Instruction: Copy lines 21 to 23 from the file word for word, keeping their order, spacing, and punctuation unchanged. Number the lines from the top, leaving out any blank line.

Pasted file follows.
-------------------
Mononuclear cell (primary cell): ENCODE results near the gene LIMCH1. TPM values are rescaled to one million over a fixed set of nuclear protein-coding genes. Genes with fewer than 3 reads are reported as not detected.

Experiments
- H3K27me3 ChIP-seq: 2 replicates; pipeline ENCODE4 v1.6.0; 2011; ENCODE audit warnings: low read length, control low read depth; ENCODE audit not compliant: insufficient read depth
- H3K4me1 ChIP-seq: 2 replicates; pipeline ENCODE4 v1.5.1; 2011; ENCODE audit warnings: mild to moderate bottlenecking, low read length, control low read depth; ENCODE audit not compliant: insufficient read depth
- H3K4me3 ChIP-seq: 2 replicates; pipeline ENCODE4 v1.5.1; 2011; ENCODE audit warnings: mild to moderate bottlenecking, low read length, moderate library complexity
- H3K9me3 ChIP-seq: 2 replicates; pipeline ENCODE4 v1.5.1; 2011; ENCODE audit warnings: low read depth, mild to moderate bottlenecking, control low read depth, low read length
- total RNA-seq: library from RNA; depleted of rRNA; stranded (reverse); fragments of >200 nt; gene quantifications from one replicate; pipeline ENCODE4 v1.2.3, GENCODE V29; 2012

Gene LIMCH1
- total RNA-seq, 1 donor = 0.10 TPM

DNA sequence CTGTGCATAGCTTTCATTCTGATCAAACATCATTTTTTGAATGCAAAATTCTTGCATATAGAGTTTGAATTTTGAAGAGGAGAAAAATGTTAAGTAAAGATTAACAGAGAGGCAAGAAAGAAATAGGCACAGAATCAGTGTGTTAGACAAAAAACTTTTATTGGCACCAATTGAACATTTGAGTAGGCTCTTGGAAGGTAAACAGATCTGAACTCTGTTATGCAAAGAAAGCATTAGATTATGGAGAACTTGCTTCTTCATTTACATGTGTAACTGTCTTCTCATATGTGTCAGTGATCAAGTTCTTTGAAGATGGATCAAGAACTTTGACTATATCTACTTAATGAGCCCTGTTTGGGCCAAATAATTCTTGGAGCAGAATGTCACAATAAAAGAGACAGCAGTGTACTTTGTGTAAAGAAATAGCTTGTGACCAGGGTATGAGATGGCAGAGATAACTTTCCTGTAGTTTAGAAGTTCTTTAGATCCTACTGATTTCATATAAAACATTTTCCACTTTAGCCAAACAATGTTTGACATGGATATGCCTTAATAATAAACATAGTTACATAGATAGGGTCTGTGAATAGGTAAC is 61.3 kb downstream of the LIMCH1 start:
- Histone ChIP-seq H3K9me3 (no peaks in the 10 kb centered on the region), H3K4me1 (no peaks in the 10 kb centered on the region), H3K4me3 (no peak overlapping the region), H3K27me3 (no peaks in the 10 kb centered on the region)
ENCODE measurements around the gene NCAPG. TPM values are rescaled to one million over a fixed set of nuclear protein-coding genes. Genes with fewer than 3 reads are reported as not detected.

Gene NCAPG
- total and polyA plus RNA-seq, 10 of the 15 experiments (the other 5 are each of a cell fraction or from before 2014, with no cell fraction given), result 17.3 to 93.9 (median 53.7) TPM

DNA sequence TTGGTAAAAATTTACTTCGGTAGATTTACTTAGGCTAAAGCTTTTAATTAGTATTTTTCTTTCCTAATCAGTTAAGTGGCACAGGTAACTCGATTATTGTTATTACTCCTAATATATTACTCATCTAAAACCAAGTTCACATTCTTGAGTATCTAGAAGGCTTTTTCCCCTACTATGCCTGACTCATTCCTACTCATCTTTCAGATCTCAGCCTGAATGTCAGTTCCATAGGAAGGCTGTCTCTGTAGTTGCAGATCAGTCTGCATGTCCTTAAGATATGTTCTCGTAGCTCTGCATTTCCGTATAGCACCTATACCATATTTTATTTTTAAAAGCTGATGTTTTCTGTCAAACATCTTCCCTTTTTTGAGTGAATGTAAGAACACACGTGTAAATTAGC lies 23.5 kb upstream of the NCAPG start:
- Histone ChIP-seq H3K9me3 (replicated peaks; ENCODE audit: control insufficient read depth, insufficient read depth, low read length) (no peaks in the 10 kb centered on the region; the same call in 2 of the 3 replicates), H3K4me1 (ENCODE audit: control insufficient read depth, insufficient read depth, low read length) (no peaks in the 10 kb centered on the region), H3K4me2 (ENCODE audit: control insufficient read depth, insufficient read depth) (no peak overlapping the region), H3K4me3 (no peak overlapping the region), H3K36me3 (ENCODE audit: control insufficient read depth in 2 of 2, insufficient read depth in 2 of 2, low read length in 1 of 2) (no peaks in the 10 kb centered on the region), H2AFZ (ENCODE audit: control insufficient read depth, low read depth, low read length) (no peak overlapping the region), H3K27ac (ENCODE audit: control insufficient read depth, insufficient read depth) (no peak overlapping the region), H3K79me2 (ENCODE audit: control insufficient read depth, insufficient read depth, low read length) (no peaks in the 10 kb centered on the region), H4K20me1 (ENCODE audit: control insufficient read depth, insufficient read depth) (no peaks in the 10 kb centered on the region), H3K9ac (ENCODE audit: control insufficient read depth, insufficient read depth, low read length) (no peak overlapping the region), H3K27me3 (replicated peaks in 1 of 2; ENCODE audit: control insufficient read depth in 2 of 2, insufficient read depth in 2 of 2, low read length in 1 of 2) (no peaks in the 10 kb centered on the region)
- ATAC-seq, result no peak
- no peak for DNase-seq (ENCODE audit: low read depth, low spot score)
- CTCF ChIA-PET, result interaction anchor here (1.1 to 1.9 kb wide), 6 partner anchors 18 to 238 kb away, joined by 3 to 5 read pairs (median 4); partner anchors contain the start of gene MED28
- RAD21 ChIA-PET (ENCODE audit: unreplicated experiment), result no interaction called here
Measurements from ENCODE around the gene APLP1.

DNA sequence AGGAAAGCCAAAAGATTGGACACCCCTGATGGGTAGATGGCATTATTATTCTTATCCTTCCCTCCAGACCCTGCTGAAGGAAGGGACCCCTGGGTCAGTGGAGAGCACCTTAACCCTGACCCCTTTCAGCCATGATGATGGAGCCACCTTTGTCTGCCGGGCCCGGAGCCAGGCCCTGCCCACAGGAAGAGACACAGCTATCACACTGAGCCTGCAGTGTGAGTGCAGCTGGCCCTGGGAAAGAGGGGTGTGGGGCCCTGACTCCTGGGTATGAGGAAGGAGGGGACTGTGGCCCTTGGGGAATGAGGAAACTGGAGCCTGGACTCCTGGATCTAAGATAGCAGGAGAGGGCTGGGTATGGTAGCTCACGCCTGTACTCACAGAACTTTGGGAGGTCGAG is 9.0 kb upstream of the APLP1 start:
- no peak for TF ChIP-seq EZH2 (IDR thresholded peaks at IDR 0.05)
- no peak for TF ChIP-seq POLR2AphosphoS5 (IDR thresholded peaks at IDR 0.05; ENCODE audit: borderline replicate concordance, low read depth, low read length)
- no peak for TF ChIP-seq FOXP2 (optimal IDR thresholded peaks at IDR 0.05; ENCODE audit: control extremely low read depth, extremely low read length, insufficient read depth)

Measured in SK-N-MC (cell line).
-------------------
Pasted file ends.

Measurements from ENCODE around the gene APLP1.

DNA sequence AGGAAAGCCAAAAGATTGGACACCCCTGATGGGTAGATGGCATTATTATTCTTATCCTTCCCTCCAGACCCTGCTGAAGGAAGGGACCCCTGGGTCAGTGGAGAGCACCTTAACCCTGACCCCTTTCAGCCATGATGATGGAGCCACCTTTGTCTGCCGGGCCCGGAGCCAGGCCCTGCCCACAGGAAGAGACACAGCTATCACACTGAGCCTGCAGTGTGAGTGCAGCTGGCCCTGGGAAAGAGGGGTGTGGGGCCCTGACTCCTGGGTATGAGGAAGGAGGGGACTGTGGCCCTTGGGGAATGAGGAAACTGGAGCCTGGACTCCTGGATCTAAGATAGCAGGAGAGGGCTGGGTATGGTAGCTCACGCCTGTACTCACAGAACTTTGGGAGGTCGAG is 9.0 kb upstream of the APLP1 start:
- no peak for TF ChIP-seq EZH2 (IDR thresholded peaks at IDR 0.05)